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See also: Strange, strânge, and Stränge



From Middle English strange, from Old French estrange, from Latin extraneus, "that which is on the outside". Displaced native Middle English fremd, frempt ‎(strange) (from Old English fremede, fremde).



strange ‎(comparative stranger, superlative strangest)

  1. Not normal; odd, unusual, surprising, out of the ordinary.
    He thought it strange that his girlfriend wore shorts in the winter.
    • Milton
      Sated at length, erelong I might perceive / Strange alteration in me.
  2. Unfamiliar, not yet part of one's experience.
    I moved to a strange town when I was ten.
    • Shakespeare
      Here is the hand and seal of the duke; you know the character, I doubt not; and the signet is not strange to you.
    • 1955, Rex Stout, "The Next Witness", in Three Witnesses, October 1994 Bantam edition, ISBN 0553249592, pages 48–49:
      She's probably sitting there hoping a couple of strange detectives will drop in.
  3. (physics) Having the quantum mechanical property of strangeness.
    • 2004 Frank Close, Particle Physics: A Very Short Introduction, Oxford, page 93:
      A strange quark is electrically charged, carrying an amount -1/3, as does the down quark.
  4. (obsolete) Belonging to another country; foreign.
    • Shakespeare
      one of the strange queen's lords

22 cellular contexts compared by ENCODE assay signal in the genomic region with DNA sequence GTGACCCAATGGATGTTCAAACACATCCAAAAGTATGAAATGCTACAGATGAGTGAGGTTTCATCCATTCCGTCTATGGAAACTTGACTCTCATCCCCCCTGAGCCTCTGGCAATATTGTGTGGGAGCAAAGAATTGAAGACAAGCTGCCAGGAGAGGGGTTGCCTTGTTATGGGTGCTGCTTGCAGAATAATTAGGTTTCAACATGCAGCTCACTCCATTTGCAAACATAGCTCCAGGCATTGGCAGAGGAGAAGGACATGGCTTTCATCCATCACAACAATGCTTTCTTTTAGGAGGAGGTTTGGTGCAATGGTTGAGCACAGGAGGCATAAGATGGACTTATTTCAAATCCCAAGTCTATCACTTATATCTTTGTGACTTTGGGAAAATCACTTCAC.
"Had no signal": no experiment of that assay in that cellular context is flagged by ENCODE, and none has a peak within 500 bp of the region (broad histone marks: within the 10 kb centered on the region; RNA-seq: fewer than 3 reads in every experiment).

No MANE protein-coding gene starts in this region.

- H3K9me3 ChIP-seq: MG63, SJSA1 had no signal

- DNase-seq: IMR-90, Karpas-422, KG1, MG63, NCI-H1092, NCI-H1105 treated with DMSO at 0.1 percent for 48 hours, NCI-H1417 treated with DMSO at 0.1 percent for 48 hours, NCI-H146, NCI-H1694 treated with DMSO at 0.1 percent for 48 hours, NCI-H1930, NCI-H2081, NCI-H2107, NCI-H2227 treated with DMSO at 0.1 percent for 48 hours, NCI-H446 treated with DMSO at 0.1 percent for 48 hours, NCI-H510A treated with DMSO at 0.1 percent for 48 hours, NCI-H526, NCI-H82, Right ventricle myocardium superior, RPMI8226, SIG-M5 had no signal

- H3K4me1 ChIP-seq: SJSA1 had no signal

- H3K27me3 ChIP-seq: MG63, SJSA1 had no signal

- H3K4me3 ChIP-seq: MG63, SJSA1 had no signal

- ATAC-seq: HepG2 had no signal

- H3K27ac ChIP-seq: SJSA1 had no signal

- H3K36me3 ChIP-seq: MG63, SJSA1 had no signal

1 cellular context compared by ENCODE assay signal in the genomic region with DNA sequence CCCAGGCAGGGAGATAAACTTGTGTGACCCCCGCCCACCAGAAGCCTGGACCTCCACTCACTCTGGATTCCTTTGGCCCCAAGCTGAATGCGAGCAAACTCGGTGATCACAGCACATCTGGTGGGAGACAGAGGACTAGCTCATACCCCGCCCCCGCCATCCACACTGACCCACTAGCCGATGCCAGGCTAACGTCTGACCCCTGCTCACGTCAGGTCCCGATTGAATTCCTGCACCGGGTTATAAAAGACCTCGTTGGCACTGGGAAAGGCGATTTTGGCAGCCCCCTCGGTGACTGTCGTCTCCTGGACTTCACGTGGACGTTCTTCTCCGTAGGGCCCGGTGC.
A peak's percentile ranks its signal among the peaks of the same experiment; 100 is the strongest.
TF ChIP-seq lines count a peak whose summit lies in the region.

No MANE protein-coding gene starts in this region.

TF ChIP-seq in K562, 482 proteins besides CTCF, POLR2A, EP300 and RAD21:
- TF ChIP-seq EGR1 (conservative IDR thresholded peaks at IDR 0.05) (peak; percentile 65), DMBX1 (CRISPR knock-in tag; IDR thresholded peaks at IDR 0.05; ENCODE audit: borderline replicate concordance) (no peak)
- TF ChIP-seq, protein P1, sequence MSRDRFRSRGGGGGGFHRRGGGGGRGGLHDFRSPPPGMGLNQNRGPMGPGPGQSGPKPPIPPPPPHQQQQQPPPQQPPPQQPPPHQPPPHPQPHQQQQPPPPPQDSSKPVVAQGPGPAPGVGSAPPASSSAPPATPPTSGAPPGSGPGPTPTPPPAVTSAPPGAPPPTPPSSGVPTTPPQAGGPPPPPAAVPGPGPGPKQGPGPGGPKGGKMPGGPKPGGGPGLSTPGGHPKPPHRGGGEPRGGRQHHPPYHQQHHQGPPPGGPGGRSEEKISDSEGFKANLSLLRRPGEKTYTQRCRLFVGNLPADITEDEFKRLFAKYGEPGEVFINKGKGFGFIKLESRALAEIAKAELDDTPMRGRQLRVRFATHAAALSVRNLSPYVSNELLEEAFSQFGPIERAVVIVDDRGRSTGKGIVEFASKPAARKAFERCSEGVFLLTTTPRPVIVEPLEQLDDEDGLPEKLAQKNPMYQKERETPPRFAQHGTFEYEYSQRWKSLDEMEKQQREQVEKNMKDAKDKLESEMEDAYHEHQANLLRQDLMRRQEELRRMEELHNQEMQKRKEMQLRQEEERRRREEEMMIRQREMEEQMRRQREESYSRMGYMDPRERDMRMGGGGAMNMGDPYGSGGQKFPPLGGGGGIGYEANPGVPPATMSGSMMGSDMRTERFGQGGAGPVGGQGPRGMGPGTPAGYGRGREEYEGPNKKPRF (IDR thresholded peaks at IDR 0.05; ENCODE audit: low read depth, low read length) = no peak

• Ascham
      I do not contemn the knowledge of strange and divers tongues.
  5. (obsolete) Reserved; distant in deportment.
    • Shakespeare
      She may be strange and shy at first, but will soon learn to love thee.
    (Can we find and add a quotation of Nathaniel Hawthorne to this entry?)
  6. (obsolete) Backward; slow.
    • Beaumont and Fletcher
      Who, loving the effect, would not be strange / In favouring the cause.
  7. (obsolete) Not familiar; unaccustomed; inexperienced.
    • Shakespeare
      In thy fortunes am unlearned and strange.



Derived terms[edit]

Related terms[edit]



strange ‎(third-person singular simple present stranges, present participle stranging, simple past and past participle stranged)

  1. (obsolete, transitive) To alienate; to estrange.
  2. (obsolete, intransitive) To be estranged or alienated.
  3. (obsolete, intransitive) To wonder; to be astonished.
    (Can we find and add a quotation of Glanvill to this entry?)


Most common English words before 1923: reached · appeared · spoke · #462: strange · force · character · taking



strange ‎(uncountable)

  1. (slang, uncountable) vagina




  1. strangely

Old English[edit]




  1. Inflected form of strang